Charles Jarrott (26 March 1877 – 4 January 1944) was an English racing car driver and businessman. Jarrott raced from 1900 to 1904, winning the 1902 Circuit des Ardennes race and competing in the 1903 and 1904 Gordon Bennett Cup races. He was the chair of the Motor Cycling Club’s Annual Dinner at the Trocadero on Saturday 12 December 1913. He co-founded a car import firm in 1902 and was a founder member of the Automobile Association (the AA), serving as chairman in 1922.
Being a participant in many races, he wrote the book “Ten years of motors and motor racing”, 1906, in which he shared his experience on the tricycle of Dion-Bouton.
“The Count de Dion had previously spent much money and conducted many experiments in an attempt to make a motor tricycle propelled by steam, and when the petrol motor became an accomplished possibility, he, with the aid of Monsieur Bouton, was successful in fitting a little petrol air-cooled motor to a tricycle in a very practical form. It is also interesting to note that Messrs. De Dion-Bouton also succeeded in adapting electrical ignition to their motors, thus making the machine much safer to ride and less liable to accident from fire, as compared with the platinum tubes used for ignition purposes by other makers. I once asked the Count de Dion why his firm had not devoted their attention to the manufacture of motor bicycles instead of motor tricycles, and in reply he informed me that they considered the motor bicycle was unsafe in the hands of the ordinary user, and that a three-wheeler could be ridden with much less danger and less effort. At the same time, Messrs. De Dion-Bouton did build a few motor bicycles which were very neat little machines and quite practical.
The first machines made by Messrs. De Dion-Bouton were fitted with h. p. motors, and it was on one of these, in 1896, that I had my first experience. I do not remember anything worth relating in connection with my first ride. It was a very simple machine to manage, and after the first little intricacies of regulation of gas taps and sparking lever had been mastered, was quite easily controllable. Very soon afterwards Messrs. De Dion-Bouton were making machines a little more powerful, and later on still more powerful motors were adopted.
It was on a 1 3/4 HP machine that I began to travel really long distances. One thing I soon found out, that instead of motor cycling being a lazy occupation, it was, on the contrary, one which required great activity and much muscular exertion. I discovered that 1 h. p. was of little use in propelling the machine and rider up a fairly steep hill, and the vigorous pedaling was required to assist the propelling effort of the motor. Messrs. De Dion-Bouton had wisely fixed a very low pedaling gear in order to render easy the effort of starting the machine and the motor, which were coupled direct together. This was, of course, an excellent idea for starting purposes, but when it came to pedaling uphill, I found that a thirty-inch gear required considerable agility to work, and although the effort per revolution of the pedals was slight, the energy required to keep the machine running at the rate of fifteen miles an hour up a steep hill usually left one at the end of the performance quite exhausted. A two-speed pedaling gear would have been useful, but such a luxury had not then been worked out to any practical issue.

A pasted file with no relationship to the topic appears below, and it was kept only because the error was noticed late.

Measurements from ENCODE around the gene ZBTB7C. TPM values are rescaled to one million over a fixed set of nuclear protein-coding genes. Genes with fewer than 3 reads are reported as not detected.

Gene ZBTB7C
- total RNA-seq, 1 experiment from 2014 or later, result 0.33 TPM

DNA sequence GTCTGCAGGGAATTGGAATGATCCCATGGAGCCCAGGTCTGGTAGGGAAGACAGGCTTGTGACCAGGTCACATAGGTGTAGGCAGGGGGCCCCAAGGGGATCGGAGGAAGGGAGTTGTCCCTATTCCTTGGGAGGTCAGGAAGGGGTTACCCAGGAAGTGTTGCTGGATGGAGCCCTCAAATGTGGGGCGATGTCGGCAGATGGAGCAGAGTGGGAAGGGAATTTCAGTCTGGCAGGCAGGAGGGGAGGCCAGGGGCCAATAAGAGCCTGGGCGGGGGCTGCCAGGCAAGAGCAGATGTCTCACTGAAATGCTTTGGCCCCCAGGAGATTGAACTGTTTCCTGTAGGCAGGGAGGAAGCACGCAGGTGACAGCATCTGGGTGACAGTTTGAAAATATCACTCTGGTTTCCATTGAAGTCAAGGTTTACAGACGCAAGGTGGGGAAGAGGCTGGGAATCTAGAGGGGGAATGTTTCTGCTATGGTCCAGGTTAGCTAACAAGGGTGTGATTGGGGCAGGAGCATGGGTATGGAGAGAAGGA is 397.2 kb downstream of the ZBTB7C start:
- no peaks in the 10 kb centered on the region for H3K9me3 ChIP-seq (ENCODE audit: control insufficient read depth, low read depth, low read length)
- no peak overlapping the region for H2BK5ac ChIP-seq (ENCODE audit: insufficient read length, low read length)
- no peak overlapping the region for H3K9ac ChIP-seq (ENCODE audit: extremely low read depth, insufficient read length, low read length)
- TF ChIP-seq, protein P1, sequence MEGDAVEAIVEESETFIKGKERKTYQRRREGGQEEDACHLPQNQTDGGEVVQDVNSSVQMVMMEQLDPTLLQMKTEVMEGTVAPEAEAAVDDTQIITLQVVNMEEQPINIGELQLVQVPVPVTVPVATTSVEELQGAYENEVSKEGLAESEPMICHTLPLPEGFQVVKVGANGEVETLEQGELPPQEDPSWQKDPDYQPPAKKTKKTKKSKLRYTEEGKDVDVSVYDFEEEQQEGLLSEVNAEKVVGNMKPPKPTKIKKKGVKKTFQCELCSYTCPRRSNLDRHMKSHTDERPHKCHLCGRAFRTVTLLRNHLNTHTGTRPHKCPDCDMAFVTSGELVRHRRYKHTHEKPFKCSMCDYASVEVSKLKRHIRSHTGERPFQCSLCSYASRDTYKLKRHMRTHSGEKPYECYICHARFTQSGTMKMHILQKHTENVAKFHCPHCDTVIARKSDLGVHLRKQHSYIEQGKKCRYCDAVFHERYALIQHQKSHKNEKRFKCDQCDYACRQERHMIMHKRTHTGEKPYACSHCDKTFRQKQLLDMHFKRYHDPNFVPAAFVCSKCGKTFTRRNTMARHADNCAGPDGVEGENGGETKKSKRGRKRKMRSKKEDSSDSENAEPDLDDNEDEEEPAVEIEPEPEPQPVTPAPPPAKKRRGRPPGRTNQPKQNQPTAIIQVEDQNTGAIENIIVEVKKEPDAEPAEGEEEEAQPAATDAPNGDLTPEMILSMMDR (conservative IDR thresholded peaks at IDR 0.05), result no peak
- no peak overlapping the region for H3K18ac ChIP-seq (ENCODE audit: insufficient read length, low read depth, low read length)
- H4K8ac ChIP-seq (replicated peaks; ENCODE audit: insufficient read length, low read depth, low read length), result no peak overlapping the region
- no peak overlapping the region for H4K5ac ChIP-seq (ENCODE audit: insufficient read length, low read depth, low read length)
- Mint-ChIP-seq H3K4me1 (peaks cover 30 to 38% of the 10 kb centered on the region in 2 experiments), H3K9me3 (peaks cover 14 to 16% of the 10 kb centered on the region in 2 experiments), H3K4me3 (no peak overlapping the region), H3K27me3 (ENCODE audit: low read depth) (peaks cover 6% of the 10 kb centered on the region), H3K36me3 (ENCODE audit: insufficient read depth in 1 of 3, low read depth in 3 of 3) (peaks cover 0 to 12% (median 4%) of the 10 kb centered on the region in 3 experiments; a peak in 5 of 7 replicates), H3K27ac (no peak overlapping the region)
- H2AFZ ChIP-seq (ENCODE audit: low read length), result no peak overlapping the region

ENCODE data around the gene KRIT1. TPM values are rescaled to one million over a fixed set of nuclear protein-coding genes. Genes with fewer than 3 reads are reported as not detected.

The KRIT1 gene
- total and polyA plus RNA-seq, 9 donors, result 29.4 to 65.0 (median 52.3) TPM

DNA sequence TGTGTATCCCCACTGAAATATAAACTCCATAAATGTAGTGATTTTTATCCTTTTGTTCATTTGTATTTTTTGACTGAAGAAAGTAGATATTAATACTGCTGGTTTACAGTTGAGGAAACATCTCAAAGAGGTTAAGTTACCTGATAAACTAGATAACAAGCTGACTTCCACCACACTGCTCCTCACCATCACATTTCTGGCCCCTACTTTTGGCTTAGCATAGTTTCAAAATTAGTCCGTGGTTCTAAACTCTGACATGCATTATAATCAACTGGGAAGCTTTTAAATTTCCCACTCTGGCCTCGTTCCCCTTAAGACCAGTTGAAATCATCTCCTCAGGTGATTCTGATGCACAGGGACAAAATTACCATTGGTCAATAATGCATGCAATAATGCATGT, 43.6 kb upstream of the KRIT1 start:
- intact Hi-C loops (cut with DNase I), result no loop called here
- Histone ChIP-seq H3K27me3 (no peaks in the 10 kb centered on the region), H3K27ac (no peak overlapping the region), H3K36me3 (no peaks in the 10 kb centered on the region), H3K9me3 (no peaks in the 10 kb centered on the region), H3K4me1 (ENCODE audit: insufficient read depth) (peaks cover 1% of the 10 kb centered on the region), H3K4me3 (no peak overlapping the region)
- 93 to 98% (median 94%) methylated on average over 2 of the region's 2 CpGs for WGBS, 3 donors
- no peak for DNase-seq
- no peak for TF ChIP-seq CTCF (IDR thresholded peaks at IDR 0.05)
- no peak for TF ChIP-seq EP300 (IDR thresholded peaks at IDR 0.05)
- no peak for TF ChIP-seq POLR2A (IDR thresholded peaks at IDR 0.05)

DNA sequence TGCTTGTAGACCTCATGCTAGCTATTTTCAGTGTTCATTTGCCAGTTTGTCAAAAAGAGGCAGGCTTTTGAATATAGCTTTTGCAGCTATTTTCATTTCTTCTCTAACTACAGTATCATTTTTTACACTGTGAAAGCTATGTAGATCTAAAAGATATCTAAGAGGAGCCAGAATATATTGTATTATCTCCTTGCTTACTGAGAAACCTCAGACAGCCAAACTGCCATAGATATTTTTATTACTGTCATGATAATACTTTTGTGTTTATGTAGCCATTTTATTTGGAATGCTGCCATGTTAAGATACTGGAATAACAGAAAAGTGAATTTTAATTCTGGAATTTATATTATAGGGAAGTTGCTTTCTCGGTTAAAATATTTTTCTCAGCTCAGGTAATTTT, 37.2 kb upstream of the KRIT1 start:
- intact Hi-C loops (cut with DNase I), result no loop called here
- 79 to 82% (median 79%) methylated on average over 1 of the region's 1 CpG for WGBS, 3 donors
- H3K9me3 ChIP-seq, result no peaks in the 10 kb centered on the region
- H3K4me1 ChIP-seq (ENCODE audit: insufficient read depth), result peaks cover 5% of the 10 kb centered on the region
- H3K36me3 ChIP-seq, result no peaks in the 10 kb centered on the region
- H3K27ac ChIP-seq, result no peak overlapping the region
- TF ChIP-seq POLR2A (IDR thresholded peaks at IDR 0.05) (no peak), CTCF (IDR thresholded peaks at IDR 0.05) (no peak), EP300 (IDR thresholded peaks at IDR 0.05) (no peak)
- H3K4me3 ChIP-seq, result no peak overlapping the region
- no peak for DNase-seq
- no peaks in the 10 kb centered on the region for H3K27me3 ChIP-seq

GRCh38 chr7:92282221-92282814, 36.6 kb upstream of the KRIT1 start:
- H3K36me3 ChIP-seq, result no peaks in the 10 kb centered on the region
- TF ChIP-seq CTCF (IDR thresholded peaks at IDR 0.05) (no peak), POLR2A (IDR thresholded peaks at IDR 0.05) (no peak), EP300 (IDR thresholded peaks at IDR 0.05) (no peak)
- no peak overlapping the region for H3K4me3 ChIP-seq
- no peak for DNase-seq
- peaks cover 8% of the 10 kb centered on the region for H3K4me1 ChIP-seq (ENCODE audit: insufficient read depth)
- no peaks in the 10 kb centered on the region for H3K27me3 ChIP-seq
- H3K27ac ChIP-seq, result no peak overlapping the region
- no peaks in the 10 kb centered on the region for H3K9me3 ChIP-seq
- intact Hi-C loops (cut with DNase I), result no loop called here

The pedaling gear was fitted with a free-wheel, but that was not altogether a joy, because one of my most unhappy early experiences occurred through the free-wheel mechanism going wrong, necessitating my pedaling all the time to prevent it becoming locked and thus stopping the machine. It would not have been so bad if the locking had merely had the effect of making the pedals go round, but I found that unless I kept pedaling, the whole free-wheel arrangement jammed upon the frame and stopped the motor and tricycle altogether. My troubles were eventually made lighter by the chain breaking which connected the free-wheel ratchet and pedaling gear to the back axle of the machine, thus relieving me from the necessity of pedaling, but at the same time leaving me in the difficult position of not knowing how to start the machine except by pushing it, running alongside, turning on the switch, and endeavoring to scramble into the saddle. My first attempt at this resulted in the machine tipping up and my falling on to the back of my head, with the machine on top of me.
Of course the motor tricycles with motors of small horsepower were easy to ride, handle, and control, and they were reasonably light in weight, thus making it possible, when one did have a breakdown, to pedal the derelict some considerable distance before being absolutely exhausted. As larger motors came into use and the weight increased, breakdowns became more difficult to deal with, usually resulting in one having to obtain outside assistance to push the machine along to the nearest railway station if the case was hopeless.
Although these motor tricycles were fairly satisfactory, their lightness of construction and delicacy of mechanism rendered them liable to leave one stranded high and dry at the most inopportune moment. The electrical ignition device employed, although giving delightful results when it was in order, nevertheless had many faults, and was usually the most fruitful source of trouble. The manufacture of the parts of this ignition had not reached the high standard of excellence that obtains at the present day, and defects in manufacture were obviously not things one could remedy on the road.
As time went on various other firms made motor cycles, nearly all of them following the lead of Messrs. De Dion-Bouton and making their machines on the tricycle pattern, a number of them buying the motors from Messrs. De Dion-Bouton and building the complete machines themselves.”